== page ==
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A Hot Day on the Farm

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These hot humid summer days have been barely tolerable for a temperate climate sissy pants like me.  I am melting even as I get up in the morning, and our house has been two degrees warmer (93 degrees) than the out of doors.

One morning as I drove the ten miles of country roads to get to work in town,  I was listening to the news on the car radio when I puzzled over why the radio station would be playing cat meows over the news.  I turned off the radio, and realized the meows didn’t go away.

As soon as I was able, I pulled into a parking lot and surveyed my car from back to front, looking under seats, opened the back, scratched my head.  Then the plaintive meowing started again—under the hood.  I struggled with the latch, lifted up the hood and a distressed bundle of kitten fur hurtled out at me, clinging all four little greasy paws to my shirt.  Unscathed except for greasy feet, this little two month old kitten had survived a 50 mile per hour ride for 20 minutes, including several turns and stops.  He immediately crawled up to my shoulder, settled in by my ear, and began to purr.  I contemplated showing up at a meeting at work with a kitten and grease marks all over me vs. heading back home with my newly portable neck warmer.  I opted to call in with the excuse “my cat hitchhiked to work with me this morning and is thumbing for a ride back home” and headed back down the road to take him back to the barn where he belongs.

At that point, my meeting at work was already over so I dawdled in the barn before heading back down the road.   I noticed the Haflinger horses had broken through our electric wire fencing into a more inviting adjacent field so I wandered out to check fence line.   The hot wire must have been shorting out somewhere in the pasture.  As I approached the fence, I heard numerous snaps and pops that I interpreted as hot wire shorting out in the dry grass and weeds, creating a potential fire hazard with the winds whipping up.  I could hear snaps all up and down the fenceline, but could not see sparks to lead me to the problem spot.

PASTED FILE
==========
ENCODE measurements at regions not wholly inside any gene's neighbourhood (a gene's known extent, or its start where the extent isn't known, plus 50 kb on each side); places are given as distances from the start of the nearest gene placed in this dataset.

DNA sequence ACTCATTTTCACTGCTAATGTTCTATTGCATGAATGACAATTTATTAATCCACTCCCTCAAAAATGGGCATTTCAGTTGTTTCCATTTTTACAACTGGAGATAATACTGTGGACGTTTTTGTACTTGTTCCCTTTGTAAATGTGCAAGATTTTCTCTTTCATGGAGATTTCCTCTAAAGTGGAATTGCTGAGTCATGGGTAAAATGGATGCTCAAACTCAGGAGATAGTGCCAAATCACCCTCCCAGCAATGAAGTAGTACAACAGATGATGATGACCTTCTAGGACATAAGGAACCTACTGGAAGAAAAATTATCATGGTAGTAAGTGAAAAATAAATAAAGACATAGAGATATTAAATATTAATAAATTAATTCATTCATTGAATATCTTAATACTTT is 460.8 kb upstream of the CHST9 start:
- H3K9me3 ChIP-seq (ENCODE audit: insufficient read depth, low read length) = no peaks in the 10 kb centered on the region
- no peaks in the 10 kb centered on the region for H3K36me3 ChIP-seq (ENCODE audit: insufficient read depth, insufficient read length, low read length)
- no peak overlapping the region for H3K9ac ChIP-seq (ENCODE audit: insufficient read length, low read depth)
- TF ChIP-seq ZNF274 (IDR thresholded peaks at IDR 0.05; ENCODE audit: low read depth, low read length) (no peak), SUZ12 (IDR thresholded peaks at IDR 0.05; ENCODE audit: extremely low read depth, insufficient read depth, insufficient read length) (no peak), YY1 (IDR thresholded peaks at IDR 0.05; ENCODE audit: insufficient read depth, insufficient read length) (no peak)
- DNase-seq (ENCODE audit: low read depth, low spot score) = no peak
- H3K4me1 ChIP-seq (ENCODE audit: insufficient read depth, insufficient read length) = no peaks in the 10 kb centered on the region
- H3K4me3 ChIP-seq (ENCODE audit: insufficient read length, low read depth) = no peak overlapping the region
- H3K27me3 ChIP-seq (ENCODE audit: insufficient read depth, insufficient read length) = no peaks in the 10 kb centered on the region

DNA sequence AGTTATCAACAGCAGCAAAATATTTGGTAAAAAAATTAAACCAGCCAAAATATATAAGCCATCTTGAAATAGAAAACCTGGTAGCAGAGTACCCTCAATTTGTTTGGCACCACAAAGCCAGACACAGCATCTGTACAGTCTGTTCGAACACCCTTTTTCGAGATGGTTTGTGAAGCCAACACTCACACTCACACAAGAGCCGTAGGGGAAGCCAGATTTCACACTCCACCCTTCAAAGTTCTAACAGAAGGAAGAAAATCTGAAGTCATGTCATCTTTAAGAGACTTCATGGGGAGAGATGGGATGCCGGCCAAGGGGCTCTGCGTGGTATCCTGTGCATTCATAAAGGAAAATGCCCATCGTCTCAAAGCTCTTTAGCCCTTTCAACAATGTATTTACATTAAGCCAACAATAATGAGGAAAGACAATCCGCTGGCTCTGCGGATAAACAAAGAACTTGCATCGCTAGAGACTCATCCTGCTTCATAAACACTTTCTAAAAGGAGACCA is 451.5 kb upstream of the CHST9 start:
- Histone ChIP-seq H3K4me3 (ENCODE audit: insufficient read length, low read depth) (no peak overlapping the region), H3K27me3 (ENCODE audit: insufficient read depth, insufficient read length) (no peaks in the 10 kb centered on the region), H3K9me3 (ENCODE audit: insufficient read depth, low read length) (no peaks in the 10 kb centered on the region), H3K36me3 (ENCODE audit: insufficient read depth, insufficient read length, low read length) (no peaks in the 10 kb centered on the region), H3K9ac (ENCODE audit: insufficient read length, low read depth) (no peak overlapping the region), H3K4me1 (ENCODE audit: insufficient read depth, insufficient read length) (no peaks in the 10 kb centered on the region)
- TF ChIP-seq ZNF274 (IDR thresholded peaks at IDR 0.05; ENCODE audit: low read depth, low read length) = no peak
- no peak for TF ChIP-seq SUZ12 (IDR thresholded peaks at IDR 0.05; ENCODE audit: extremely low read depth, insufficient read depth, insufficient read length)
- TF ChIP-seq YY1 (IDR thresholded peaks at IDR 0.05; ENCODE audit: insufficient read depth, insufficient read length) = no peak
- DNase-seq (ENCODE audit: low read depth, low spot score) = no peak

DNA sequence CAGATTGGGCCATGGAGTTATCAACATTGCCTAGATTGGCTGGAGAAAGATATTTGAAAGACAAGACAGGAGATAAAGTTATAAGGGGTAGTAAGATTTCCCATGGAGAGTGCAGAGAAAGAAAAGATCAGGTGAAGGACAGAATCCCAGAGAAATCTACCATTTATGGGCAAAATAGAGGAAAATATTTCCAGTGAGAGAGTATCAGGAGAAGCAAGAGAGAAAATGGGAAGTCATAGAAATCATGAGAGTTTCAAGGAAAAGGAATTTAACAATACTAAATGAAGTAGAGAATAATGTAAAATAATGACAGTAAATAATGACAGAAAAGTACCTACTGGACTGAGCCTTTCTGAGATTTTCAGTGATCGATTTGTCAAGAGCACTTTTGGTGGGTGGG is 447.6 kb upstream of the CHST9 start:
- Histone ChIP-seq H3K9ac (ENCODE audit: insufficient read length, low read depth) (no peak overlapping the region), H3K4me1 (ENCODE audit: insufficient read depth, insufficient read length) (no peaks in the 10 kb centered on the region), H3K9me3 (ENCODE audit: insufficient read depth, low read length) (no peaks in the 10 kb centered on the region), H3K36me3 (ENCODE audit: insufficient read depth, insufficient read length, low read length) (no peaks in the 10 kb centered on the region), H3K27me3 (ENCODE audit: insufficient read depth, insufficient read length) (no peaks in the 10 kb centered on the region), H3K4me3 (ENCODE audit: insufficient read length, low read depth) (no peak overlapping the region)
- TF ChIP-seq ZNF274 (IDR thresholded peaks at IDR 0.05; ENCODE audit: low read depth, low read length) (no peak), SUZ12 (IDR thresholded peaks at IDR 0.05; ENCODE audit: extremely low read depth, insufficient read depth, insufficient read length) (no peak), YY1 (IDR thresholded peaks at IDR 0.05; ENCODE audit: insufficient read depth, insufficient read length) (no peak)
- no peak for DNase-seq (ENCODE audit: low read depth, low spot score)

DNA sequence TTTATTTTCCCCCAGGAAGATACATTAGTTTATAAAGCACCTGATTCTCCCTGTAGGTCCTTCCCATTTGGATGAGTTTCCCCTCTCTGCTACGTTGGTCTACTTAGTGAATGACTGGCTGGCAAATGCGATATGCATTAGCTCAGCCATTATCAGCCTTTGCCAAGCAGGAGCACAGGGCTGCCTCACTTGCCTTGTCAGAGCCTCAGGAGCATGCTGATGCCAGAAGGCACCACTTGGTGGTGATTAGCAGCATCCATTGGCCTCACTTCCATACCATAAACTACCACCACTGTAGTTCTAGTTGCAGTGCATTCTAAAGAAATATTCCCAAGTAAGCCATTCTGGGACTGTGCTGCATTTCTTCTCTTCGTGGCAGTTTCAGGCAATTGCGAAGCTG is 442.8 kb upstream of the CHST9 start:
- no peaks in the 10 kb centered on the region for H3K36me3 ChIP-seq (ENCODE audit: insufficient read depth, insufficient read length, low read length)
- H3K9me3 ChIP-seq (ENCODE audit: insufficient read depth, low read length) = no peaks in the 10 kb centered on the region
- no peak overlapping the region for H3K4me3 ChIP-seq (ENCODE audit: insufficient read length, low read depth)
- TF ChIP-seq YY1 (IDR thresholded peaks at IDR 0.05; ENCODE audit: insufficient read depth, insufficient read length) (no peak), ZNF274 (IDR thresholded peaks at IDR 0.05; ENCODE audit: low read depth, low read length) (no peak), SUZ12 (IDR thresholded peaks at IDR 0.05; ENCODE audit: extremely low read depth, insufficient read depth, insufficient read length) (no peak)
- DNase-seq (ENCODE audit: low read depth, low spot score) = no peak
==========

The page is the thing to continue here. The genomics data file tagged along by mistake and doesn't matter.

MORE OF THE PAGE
As I studied the wire, I heard a little “snap” and a tiny seed pod burst open in front of my eyes, scattering its contents very effectively on the ground below.  It was dried common vetch seed pods that were snapping and popping, not hot wire shorting out.  They were literally exploding all up and down the fenceline in a symphony of seed release.  Not a spark to be seen — at least not of the electrical variety — only botanical.

So I learned practical advice to be content on a hot day on the farm:

Remember to bang on my car hood before I start the ignition, cats do have nine lives, keep the hotwire hot to keep the horses where they belong,  and especially, vetch doesn’t start wildfires, but explodes wildly in its noisy reproductive cycle.  If vetch can find ecstasy on a hot day, so can we all.

It doesn’t get much better than that.

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Prepare for Joy: The Depth of Our Wounds

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The first time I saw him it was just a flash of gray ringed tail
disappearing into autumn night mist as I opened the back door
to pour kibble into the empty cat dish on the porch: another
stray cat among many who visit the farm. A few stay.

So he did, keeping a distance in the shadows under the trees,
a gray tabby with white nose and bib, serious yet skittish,
watching me as I moved about feeding dogs, cats, birds, horses,
creeping to the cat dish only when the others drifted away.

There was something in the way he held his head,
an oddly forward ear; a stilted swivel of the neck.
I startled him one day as he ate his fill at the dish. He ran,
the back of his head flashing red, scalp completely gone.

Not oozing, nor something new, but recent. A nearly mortal scar